It seams “handle_music” is actually playing the music. So the name playMusic() fits better in this situation.

Why are the instance variables partly upper case and partly lower case?

You do not need to store the one and only instance of the class in bge.logic. Just hold it in the module itself

soundMachine = SoundMachine()
def play():

Hint: if you place the class definition in a separate module, you can concentrate the bge callable function in a very short and simple module. This allows you to define the class first (as you just import it) -> high level first.

Does “aud.Factory.file()” really return a factory as your dictionary key mentions? or is it a file

just some thoughts

Thank you Monster, I’ll take those things into consideration!

It seams “handle_music” is actually playing the music. So the name playMusic() fits better in this situation.

Why are the instance variables partly upper case and partly lower case?

This was just a mistake, I don’t know why I suddenly changed the names of methods.

You do not need to store the one and only instance of the class in bge.logic.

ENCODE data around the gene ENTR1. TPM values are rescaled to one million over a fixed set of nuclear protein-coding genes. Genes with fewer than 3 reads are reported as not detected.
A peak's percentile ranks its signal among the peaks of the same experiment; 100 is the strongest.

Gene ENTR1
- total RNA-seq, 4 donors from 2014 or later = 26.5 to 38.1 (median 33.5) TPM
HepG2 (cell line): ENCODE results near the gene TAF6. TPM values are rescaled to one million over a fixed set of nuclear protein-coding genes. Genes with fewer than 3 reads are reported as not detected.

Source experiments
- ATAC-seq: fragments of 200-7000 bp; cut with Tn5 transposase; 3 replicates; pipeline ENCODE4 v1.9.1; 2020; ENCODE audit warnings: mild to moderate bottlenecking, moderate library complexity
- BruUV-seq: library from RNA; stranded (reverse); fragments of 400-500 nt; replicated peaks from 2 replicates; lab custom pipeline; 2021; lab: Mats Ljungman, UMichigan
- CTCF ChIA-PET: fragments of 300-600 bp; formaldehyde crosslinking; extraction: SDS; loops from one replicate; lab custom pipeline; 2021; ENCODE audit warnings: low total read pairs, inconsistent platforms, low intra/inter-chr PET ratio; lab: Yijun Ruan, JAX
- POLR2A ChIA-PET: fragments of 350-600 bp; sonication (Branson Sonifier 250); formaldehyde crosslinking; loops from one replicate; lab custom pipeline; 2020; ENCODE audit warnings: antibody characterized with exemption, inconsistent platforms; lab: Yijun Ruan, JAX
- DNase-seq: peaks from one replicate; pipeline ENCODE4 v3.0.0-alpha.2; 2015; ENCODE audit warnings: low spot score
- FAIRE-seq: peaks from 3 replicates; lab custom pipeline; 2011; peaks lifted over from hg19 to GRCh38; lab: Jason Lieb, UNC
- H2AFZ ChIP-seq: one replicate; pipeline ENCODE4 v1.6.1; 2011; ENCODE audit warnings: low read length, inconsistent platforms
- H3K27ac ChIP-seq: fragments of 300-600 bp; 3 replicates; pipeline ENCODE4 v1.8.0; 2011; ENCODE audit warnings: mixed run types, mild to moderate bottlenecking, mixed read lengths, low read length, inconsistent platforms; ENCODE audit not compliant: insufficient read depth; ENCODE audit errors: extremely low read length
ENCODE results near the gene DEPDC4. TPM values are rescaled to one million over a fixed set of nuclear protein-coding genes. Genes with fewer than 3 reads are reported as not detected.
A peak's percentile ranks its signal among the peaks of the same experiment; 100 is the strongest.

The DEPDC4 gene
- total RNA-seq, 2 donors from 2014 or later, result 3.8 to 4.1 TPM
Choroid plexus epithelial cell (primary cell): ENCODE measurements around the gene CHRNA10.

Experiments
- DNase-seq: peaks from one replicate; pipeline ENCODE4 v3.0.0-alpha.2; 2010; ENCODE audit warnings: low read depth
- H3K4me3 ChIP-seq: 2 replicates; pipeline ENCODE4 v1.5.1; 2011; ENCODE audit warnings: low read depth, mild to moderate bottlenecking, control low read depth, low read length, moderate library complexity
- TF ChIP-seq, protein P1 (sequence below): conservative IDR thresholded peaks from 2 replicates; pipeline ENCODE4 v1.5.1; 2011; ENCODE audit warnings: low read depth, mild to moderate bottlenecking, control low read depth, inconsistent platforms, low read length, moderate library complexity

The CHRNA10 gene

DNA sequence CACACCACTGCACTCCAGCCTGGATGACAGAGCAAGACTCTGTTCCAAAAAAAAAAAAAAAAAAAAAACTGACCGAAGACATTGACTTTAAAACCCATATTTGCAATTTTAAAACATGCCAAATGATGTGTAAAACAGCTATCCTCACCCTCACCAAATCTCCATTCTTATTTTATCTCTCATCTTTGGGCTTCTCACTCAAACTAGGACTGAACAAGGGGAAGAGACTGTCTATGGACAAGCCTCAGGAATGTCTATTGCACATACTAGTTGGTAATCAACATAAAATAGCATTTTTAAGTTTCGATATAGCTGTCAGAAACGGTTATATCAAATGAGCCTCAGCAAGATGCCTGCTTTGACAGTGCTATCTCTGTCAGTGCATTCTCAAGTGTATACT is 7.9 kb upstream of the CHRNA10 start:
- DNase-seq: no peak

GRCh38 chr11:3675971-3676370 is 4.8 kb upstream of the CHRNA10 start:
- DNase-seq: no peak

In my actual .blend I use the manager outside this script, which is why I put the object into a global variable.

Does “aud.Factory.file()” really return a factory as your dictionary key mentions? or is it a file

Yes, it returns a factory.

Before I start rewriting, I’m trying figure out how my “handle_sounds” is too complex. I honestly don’t see the problem. I need to run this method every frame to check whether or not a sound is playing an animation frame.

Here’s the code, I’ll explain through comments: (Just the “handle_sounds” method)

(The comments are messy on, I suggest copy and pasting the code into an editor)

Here’s the object, maybe that will help a bit.

See, I’m not sure at all how to make this more simple. If I have to run this method every frame, I need to make sure duplicate sounds aren’t playing.

I suggest to simply create an instance in this module it. This would be the natural place for such an instance. You can always access this instance by importing.


from musicPlayer import soundMachine

Strange, factories are usually something else. But I see there is not much choice.

Bump; I still want to discuss :confused:

No, I understood what the code is literally doing, but it’s not easy to understand what you’re trying to do in general; What are the general specifications of this sound system?

Let’s imagine that you hired some other programmer to write the system for you: Describe what the system needs to do.

I want to have:

  • a central place to play sound effects and background music; to have control of all the sounds currently playing in the game.